In example 2, he writes: Example 2: John 1:1 contains another example of a time without an article in Greek but needed in English. It says, "en arche 'en o logos..." that is (literally) "In beginning was the Word." Notice that there is no definite article before arche. However, even the New World Translation puts the article there. That is how it should be. To leave it out would cause confusion in the English "In a beginning was the Word..." That implies that there were multiple beginnings to the universe, but that isn't what the Bible teaches. It's a difference in Greek and English. Likewise, the Septuagint of Genesis starts with en arche.


    "en arche 'en o logos..." is a prepositional phrase, and in this type of clause, the definite article can be used in English, but not technically required. Again, the construct is different from the third clause of the same verse.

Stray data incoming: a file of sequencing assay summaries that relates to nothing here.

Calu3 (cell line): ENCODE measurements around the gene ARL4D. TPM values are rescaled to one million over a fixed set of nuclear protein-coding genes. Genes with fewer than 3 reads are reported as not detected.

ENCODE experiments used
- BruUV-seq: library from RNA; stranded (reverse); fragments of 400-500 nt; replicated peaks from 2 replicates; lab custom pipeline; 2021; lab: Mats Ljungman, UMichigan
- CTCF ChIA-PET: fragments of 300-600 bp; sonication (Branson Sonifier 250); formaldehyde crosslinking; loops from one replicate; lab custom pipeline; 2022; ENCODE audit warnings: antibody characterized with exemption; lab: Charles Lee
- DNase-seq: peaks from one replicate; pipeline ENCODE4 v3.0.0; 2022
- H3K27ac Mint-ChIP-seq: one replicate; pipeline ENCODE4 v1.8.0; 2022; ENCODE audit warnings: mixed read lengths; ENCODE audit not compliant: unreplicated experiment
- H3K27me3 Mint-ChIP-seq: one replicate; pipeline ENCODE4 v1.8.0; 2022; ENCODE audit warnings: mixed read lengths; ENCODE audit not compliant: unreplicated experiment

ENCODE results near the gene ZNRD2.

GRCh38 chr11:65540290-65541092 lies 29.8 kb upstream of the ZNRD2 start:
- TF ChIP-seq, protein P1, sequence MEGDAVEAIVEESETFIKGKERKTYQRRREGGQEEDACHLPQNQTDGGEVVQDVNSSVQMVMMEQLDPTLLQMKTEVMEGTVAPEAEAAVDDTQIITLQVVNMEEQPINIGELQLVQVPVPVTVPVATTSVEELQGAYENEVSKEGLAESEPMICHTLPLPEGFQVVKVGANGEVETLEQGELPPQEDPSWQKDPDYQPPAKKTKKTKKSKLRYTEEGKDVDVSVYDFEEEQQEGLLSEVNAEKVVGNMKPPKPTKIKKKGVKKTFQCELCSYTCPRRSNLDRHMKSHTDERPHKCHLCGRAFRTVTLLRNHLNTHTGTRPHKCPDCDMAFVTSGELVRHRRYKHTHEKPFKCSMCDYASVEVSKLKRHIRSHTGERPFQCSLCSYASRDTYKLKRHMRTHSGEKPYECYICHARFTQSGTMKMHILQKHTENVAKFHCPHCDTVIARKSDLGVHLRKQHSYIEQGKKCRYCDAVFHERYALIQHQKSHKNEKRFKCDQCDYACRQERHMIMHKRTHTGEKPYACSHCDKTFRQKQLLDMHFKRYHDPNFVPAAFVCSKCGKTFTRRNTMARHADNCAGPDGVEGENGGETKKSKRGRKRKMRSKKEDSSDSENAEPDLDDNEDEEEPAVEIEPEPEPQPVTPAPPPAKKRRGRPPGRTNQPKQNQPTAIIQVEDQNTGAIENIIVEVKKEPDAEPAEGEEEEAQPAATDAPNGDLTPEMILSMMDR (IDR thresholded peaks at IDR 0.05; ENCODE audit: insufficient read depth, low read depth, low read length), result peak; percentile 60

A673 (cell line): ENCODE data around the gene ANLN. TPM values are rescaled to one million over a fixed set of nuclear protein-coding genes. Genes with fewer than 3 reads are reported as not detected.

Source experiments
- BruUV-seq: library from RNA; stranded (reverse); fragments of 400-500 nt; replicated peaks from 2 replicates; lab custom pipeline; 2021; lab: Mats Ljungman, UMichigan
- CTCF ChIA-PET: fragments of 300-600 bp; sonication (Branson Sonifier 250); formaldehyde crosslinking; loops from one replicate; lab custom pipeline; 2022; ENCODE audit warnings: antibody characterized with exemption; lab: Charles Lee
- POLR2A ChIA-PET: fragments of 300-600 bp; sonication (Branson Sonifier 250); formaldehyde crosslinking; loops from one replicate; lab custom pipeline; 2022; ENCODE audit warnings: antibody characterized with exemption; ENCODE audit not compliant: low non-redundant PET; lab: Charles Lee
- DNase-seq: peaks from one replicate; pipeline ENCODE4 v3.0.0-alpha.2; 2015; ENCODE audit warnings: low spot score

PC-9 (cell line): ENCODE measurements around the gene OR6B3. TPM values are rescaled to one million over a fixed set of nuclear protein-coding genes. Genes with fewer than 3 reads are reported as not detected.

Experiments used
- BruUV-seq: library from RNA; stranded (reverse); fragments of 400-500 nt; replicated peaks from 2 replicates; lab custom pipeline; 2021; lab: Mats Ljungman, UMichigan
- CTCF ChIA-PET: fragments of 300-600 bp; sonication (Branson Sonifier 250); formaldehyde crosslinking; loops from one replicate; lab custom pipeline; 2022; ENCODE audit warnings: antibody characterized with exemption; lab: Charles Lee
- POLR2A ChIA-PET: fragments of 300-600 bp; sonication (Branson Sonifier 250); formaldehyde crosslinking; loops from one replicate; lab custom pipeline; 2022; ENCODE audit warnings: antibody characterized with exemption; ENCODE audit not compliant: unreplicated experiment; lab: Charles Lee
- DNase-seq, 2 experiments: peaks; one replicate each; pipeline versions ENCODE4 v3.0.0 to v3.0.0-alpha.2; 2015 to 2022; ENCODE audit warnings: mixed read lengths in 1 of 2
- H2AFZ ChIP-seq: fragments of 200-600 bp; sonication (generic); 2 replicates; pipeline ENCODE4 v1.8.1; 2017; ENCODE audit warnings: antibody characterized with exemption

Luke adds: The reason the clause at the end of John 1:1 lacks the article deals with rules of Greek grammar....

    The clause in question (which uses a linking verb) literally reads kai theos 'en 'o logos (literally "and God was the Word" but you won't find it translated that way for good reason). Notice that the word order is switched around with "God" at the front of the clause. Because the verb is a linking verb, the subject and object use the same case ending, the nominative. With a linking verb, the part of the clause that would be the object often drops the article (even though it would use it otherwise), especially when it is in front of the verb (as here). When the object of a clause is a noun like this, it is called the "predicate nominative" and Colwell's Rule allows the translation to indicate the definiteness of the word even when the Greek lacks the article.